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Bygone buffets? Las Vegas casinos consider changing the menu

LAS VEGAS — In business, a loss leader is something sold below cost to bring in customers, who, hopefully, then buy additional goods or services.

For a grocery store, it could be a deal on a 12-pack of soda pop. For a casino, it might be a low-price or discounted buffet.

The famous Las Vegas buffet, however, has become a victim of the coronavirus, which shut down casinos statewide for nearly three months.

While casinos reopened June 4, Gov. Steve Sisolak has not yet given the green light for self-serve restaurants, the Las Vegas Sun reported .

At Red Rock Resort, a Station Casinos property, several restaurants reopened ahead of the rest of the property, but there was no timeline for reopening the popular Feast Buffet. Station Casinos is opening its properties in phases.

“Buffets did generate traffic, but they were definitely loss leaders,” company chief executive Frank Fertitta III said during a recent quarterly earnings call.

“Those will not be operating in Phase 1, as well as some other specialty restaurants,” he said. “We’re going to narrow it down to basically the restaurants that were the most popular and had the most throughput.

With the highly contagious virus still circulating — it is usually transmitted by airborne respiratory droplets — the communal dining concept is facing serious challenges.

Earlier this month, San Diego-based Garden Fresh Restaurants, owner of Souplantation and Sweet Tomatoes with several Las Vegas-area buffet restaurants, announced the closure of all 97 locations nationwide.

Golden Corral, with locations in Las Vegas and Henderson, reopened earlier this month by serving customers cafeteria-style.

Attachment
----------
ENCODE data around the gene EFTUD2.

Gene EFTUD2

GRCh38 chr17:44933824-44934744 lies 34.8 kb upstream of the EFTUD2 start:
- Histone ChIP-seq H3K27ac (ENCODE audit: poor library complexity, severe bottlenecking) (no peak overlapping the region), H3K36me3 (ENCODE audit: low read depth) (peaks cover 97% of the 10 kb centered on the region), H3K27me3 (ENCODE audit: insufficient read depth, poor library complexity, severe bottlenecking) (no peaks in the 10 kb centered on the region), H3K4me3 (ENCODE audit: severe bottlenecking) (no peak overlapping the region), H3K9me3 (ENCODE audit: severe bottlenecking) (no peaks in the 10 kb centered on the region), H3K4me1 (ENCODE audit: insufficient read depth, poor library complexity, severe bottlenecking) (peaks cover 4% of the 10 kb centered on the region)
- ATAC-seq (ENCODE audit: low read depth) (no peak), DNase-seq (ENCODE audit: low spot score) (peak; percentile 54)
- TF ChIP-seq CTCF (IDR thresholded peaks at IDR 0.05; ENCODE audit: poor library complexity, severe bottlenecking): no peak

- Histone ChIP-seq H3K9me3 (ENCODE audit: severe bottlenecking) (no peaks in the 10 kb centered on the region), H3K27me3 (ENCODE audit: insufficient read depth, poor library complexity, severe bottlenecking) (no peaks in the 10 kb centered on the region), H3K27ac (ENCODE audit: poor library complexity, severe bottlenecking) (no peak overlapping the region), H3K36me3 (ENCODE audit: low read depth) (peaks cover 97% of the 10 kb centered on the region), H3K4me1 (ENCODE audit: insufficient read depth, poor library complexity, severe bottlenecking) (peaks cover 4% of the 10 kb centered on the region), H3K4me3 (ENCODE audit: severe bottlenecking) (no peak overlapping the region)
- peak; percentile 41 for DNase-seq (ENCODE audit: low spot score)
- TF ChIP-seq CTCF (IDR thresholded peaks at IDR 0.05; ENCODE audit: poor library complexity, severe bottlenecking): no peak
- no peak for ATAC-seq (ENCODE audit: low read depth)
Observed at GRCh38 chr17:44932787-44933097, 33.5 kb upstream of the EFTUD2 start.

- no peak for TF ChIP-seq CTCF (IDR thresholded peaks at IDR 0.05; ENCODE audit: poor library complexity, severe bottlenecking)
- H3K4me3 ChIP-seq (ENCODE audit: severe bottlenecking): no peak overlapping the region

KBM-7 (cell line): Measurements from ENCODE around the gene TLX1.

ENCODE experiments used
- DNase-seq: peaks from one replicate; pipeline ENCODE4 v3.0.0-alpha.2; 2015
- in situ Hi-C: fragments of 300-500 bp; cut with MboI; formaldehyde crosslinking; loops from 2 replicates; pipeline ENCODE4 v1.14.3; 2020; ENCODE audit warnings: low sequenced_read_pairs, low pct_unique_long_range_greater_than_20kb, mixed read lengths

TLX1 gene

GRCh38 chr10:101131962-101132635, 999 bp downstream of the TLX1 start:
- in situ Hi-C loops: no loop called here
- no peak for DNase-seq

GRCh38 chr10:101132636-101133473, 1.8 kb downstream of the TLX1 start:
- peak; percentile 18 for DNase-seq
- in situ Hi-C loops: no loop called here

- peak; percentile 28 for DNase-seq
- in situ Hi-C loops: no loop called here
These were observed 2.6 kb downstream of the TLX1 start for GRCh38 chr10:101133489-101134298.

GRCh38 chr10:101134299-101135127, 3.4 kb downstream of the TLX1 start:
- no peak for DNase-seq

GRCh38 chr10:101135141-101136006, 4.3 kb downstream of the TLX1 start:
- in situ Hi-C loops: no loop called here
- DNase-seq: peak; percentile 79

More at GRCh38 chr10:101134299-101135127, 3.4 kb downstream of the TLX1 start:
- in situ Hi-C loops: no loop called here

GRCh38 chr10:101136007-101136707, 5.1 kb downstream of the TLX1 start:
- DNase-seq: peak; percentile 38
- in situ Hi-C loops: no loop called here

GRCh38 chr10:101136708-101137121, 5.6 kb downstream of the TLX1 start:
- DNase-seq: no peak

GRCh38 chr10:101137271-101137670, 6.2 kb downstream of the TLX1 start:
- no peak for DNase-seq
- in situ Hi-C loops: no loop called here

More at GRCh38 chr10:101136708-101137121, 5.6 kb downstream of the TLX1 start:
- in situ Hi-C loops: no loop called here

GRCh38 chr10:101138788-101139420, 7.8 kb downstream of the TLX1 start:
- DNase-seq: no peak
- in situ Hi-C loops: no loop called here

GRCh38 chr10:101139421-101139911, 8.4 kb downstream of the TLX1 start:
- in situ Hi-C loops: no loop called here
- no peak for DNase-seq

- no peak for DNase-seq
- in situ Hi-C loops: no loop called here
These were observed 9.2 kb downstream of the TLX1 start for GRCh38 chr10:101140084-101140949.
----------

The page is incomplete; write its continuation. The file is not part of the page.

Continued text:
But Donald Contursi, founder of Lip Smacking Foodie Tours, said it would be a mistake to assume the Las Vegas buffet is gone forever.

“Health and safety is at the forefront now, but I believe that, if Las Vegas has been reinventing itself over and over all these years, it will find a way to reinvent the buffet to ensure its guests are safe,” Contursi said.

Larry Rogers, manager of the Southern Nevada Health District’s food operations division, said there is a higher risk of contracting the virus at a buffet than a traditional, sit-down restaurant.

“There’s just a higher volume of people handing food and handling utensils,” Rogers said. “Even before (COVID-19), we already had in our regulations — like not using the same plate twice, requiring a sneeze guard, and requiring every buffet station to have someone observing for potential contamination.”

Rogers said a shift to cafeteria-style service or having a server take buffet orders at the table will likely become common for the foreseeable future.

“I would assume that, once this threat passes, we will see a return to normalcy, buffets being no different,” Rogers said.

Dominique Bertolone, a food and beverage executive at MGM Resorts International, said his company’s plan to serve a variety of foods in one eatery would remain the same. It would just have a different look and feel.

“We might still call them buffets but we will be serving you,” he said. “You’ll have the chef behind the line and if you want a slice of prime rib and mashed potatoes, he’ll do that and hand you the plate.”

Contursi said it’s possible Las Vegas could take the buffet to the “next level,” putting a new spin on an old favorite.

We could see buffets 2.0, where there’s a chef-interactive station,” Contursi said. “You could be talking about more of a dinner-and-a-show experience. It could be an elevated experience where you’re not grouped in a long line next to other buffet patrons.”

In any case, food will remain an integral part of the Las Vegas experience, Contursi said.

“This is a destination where a very high percentage of meals are eaten out,” Contursi said. “When people travel, part of that experience is eating food that that destination is known for. When you go to Philadelphia, you get a Philly cheesesteak. In Chicago, you might get a hot dog. In Las Vegas, people know about the buffets.”

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